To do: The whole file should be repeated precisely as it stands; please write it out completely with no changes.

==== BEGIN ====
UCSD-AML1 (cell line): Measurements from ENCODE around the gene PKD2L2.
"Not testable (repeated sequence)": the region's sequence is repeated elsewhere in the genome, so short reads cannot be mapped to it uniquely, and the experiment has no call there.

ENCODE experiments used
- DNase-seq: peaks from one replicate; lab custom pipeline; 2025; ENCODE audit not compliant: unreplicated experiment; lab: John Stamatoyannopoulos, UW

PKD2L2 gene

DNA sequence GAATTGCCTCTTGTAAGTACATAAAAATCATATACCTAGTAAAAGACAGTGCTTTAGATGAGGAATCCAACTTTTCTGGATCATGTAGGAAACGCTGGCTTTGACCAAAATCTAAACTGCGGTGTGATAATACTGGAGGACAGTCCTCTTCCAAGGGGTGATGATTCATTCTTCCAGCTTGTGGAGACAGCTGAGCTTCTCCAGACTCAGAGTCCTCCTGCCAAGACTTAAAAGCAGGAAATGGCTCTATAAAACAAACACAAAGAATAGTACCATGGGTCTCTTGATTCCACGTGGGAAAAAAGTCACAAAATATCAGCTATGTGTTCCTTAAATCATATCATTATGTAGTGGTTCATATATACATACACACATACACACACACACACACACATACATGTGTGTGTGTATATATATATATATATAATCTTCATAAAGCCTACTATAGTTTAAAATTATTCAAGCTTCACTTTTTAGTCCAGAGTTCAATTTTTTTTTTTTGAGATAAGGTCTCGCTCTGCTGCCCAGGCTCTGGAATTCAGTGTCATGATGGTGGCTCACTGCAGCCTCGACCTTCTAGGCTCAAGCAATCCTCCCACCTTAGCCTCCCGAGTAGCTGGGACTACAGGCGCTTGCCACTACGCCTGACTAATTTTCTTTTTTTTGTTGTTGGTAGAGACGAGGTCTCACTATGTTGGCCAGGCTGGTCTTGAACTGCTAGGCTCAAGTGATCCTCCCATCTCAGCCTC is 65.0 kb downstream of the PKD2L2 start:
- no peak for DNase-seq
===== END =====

UCSD-AML1 (cell line): Measurements from ENCODE around the gene PKD2L2.
"Not testable (repeated sequence)": the region's sequence is repeated elsewhere in the genome, so short reads cannot be mapped to it uniquely, and the experiment has no call there.

ENCODE experiments used
- DNase-seq: peaks from one replicate; lab custom pipeline; 2025; ENCODE audit not compliant: unreplicated experiment; lab: John Stamatoyannopoulos, UW

PKD2L2 gene

DNA sequence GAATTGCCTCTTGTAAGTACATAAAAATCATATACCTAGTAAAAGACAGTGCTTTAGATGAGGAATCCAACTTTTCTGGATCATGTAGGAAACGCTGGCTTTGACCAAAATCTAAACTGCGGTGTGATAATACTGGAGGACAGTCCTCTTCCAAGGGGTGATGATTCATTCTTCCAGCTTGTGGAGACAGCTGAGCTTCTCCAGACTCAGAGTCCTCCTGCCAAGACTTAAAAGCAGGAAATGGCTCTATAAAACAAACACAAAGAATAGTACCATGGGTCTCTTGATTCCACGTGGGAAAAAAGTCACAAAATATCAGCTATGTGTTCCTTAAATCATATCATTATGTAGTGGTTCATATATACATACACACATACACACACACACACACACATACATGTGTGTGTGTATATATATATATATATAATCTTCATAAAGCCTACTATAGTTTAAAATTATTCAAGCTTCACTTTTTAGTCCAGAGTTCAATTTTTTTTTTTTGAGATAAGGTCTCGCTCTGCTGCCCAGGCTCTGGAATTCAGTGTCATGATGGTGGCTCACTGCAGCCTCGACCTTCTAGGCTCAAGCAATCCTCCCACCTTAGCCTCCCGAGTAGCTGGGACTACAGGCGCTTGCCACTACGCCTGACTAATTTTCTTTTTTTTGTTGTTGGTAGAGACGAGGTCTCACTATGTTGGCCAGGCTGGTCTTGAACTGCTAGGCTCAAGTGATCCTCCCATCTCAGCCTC is 65.0 kb downstream of the PKD2L2 start:
- no peak for DNase-seq